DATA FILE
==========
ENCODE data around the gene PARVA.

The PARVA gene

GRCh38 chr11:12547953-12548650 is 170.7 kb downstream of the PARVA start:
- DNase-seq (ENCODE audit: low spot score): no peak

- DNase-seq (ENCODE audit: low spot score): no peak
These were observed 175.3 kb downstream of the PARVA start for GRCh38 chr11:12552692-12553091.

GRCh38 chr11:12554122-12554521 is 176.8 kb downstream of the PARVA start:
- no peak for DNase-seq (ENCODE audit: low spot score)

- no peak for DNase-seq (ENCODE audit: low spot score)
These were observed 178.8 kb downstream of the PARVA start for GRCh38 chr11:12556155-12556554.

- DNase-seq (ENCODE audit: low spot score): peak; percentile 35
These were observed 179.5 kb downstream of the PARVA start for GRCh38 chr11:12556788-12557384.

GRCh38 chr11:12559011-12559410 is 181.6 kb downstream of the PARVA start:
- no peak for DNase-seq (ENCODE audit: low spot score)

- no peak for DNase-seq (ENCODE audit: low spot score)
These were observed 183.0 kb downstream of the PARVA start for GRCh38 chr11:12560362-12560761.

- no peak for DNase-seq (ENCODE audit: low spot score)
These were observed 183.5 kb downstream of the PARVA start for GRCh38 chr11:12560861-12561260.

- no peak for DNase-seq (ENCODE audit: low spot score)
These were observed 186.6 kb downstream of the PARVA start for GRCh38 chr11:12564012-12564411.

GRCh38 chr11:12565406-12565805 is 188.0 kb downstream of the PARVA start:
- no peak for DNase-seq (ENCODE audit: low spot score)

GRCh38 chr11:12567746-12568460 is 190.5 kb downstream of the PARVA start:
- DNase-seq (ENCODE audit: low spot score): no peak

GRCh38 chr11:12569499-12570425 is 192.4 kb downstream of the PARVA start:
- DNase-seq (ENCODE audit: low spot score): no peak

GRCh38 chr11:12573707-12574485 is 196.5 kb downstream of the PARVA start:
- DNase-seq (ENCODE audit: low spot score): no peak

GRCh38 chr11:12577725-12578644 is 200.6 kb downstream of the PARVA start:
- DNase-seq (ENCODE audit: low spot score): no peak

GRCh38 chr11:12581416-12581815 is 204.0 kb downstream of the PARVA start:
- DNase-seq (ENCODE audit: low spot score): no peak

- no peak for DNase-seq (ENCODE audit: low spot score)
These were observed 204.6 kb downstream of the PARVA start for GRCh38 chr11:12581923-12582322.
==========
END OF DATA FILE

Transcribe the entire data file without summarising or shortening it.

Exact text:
ENCODE data around the gene PARVA.

The PARVA gene

GRCh38 chr11:12547953-12548650 is 170.7 kb downstream of the PARVA start:
- DNase-seq (ENCODE audit: low spot score): no peak

- DNase-seq (ENCODE audit: low spot score): no peak
These were observed 175.3 kb downstream of the PARVA start for GRCh38 chr11:12552692-12553091.

GRCh38 chr11:12554122-12554521 is 176.8 kb downstream of the PARVA start:
- no peak for DNase-seq (ENCODE audit: low spot score)

- no peak for DNase-seq (ENCODE audit: low spot score)
These were observed 178.8 kb downstream of the PARVA start for GRCh38 chr11:12556155-12556554.

- DNase-seq (ENCODE audit: low spot score): peak; percentile 35
These were observed 179.5 kb downstream of the PARVA start for GRCh38 chr11:12556788-12557384.

GRCh38 chr11:12559011-12559410 is 181.6 kb downstream of the PARVA start:
- no peak for DNase-seq (ENCODE audit: low spot score)

- no peak for DNase-seq (ENCODE audit: low spot score)
These were observed 183.0 kb downstream of the PARVA start for GRCh38 chr11:12560362-12560761.

- no peak for DNase-seq (ENCODE audit: low spot score)
These were observed 183.5 kb downstream of the PARVA start for GRCh38 chr11:12560861-12561260.

- no peak for DNase-seq (ENCODE audit: low spot score)
These were observed 186.6 kb downstream of the PARVA start for GRCh38 chr11:12564012-12564411.

GRCh38 chr11:12565406-12565805 is 188.0 kb downstream of the PARVA start:
- no peak for DNase-seq (ENCODE audit: low spot score)

GRCh38 chr11:12567746-12568460 is 190.5 kb downstream of the PARVA start:
- DNase-seq (ENCODE audit: low spot score): no peak

GRCh38 chr11:12569499-12570425 is 192.4 kb downstream of the PARVA start:
- DNase-seq (ENCODE audit: low spot score): no peak

GRCh38 chr11:12573707-12574485 is 196.5 kb downstream of the PARVA start:
- DNase-seq (ENCODE audit: low spot score): no peak

GRCh38 chr11:12577725-12578644 is 200.6 kb downstream of the PARVA start:
- DNase-seq (ENCODE audit: low spot score): no peak

GRCh38 chr11:12581416-12581815 is 204.0 kb downstream of the PARVA start:
- DNase-seq (ENCODE audit: low spot score): no peak

- no peak for DNase-seq (ENCODE audit: low spot score)
These were observed 204.6 kb downstream of the PARVA start for GRCh38 chr11:12581923-12582322.